Are you thinking of becoming an electrician? If so, you’re probably wondering how much they make. The average electrician salary has grown by about 10% from 2015 to 2020. Let’s break down the data.
Electrician Salary in 2022 – Median and Mean Wages
The U.S. Bureau of Labor Statistics doesn’t have data for 2022 yet. As of May 2020, electricians earned a median hourly wage of $27.36 and a mean of $29.59, which amounted to an average electrician salary of $61,550 annually. The lowest paid ten percent earned less than $17 per hour, while the highest paid ten percent earned more than $47 per hour.
According to the salary calculator at Salary.com, electricians make a median of $31 hourly and $63,915 annually. In 2022, you can expect a similar average salary.
Electrician Salaries over the Years
The electrician salary has been growing steadily for the past few years. In 2015, electrical professionals earned a mean hourly wage of $26.73, which grew to $29.59 in 2020. The mean annual salary, on the other hand, grew from $55,590 to $61,550. These changes amount to an increase of about 10% in 5 years.
Electrician Salaries by State
As of May 2020, Illinois had the highest electrician salary, with a mean hourly wage of $39.25 and a mean annual salary of $81,650. Electricians in New York, Hawaii, District of Columbia and Oregon also had high salaries, at $36.56 to $39.11 per hour. This is on par with the higher cost of living in those states.
States with the lowest electrician salaries, ranging from $28,050 to $51,350 per year (in no particular order), included Florida, Texas, Utah, Arizona, Arkansas, and Mississippi among others.
What Does an Electrician Do? Tasks and Work Conditions
Electricians install, maintain, and repair electrical wiring, equipment, and fixtures. They work in a wide range of industries, including construction, manufacturing, utilities, and telecommunications.
Most of their tasks are physically demanding. They must be able to lift heavy objects and work in uncomfortable positions for long periods of time. They often have to climb ladders and work in tight spaces. The work can be dangerous, too, as electricians are constantly working with live wires.
History of the Electrician Profession
Professionals working with electricity have been around since the early 1800s. Back then, they were called “wiremen” or “telegraph linemen.” They worked primarily in the telegraph and telephone industries, installing and repairing wires and cables.
The profession we know today really took off in the 1920s, when electric appliances started to become popular. Electricians began to specialize in wiring homes and businesses for electric appliances. They also started to work on larger projects, such as power plants and electric grids.
The profession has continued to grow over the years. In 2020, there were more than 650,000 electricians working in the United States.
Should You Become an Electrician?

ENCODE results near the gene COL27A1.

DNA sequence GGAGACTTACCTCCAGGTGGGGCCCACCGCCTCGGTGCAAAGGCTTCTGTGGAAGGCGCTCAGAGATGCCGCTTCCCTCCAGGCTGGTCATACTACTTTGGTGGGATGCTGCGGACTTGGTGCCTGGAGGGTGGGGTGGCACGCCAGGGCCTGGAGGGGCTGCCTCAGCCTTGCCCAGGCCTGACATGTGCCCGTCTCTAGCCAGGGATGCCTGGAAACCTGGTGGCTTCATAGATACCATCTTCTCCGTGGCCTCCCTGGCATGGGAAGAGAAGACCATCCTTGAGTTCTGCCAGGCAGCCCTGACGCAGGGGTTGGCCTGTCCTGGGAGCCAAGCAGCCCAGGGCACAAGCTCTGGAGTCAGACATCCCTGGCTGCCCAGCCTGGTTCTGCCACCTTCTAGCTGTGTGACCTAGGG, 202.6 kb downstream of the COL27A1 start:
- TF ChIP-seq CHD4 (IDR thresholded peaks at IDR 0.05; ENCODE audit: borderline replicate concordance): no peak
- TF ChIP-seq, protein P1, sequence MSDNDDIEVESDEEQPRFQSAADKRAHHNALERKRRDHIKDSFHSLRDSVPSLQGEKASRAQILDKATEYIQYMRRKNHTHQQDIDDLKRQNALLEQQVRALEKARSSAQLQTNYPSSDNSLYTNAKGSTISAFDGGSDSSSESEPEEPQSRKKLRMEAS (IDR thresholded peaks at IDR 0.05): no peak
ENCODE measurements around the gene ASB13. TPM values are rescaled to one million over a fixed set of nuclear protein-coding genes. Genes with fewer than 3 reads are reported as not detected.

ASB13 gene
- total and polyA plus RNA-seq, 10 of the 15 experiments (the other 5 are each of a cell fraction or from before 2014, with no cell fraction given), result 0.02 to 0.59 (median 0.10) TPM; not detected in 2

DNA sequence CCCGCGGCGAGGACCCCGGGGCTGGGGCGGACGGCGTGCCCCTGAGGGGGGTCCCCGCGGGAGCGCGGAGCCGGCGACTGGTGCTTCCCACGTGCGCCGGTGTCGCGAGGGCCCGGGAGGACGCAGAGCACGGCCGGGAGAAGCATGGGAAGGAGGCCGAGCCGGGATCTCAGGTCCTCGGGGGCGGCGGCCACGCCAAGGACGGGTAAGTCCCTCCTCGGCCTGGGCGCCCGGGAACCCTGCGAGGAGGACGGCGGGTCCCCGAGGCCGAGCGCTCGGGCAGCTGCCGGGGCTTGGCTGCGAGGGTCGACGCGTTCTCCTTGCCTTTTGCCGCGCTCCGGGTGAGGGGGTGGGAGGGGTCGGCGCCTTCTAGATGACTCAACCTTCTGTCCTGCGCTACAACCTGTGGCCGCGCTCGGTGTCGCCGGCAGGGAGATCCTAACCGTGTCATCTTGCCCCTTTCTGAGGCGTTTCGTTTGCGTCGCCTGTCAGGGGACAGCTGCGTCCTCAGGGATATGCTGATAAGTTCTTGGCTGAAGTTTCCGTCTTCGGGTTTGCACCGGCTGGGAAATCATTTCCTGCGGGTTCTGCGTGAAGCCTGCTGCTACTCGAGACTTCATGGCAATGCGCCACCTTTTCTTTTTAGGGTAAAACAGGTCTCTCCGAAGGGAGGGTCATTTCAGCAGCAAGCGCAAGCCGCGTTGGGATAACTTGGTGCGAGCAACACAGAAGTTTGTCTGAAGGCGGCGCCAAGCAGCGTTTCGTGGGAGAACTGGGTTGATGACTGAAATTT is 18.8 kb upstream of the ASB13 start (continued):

Becoming an electrical technician is a great career choice for anyone who enjoys working with their hands and has a strong interest in electrical work. Electricians are in high demand, so there are plenty of job opportunities available. And the electrician salary is very competitive, especially when you consider the potential for overtime pay and bonuses.
What Hours Do Electricians Work?
Electricians typically work 40 hours per week, but their schedules can vary depending on the project they’re working on. For example, those working on a construction site may have to work long hours, while electricians working in a factory may only work regular hours.
In most cases, they can expect to work some overtime hours. This is compensated by additional paid vacation days.
Do They Work on the Weekends?
Electricians may be required to work on the weekends if they’re working on a construction project. However, most people in this profession do not work on the weekends unless they’re specifically asked.
What Qualifications Do You Need to Become an Electrician?
Most jobs in the field require a high school diploma or equivalent. However, some professionals may have an associate’s degree or a bachelor’s degree in electrical engineering or another related field.
Most states require electricians to be licensed, and some employers may also require certification from the National Electrical Contractors Association (NECA) or the Independent Electrical Contractors (IEC). There are three licensing stages:
- apprentice electrician,
- journeyman electrician,
- master electrician.
Training can be completed through an apprenticeship program or a vocational school. Both provide on-the-job training as well as classroom instruction.
Electrician Jobs Are Well-Paying, but Physically Demanding
Have you decided to give a career as an electrician a shot? If so, you will be joining a well-paying and in-demand profession. These professionals make more than $60,000 per year on average, but this can vary depending on your experience level, education, and location.
You must be able to lift heavy objects and work in uncomfortable positions for long periods of time. You also need to have a good sense of balance and coordination, as electricians often have to climb ladders and work in tight spaces. Despite the challenges, these jobs can be very rewarding.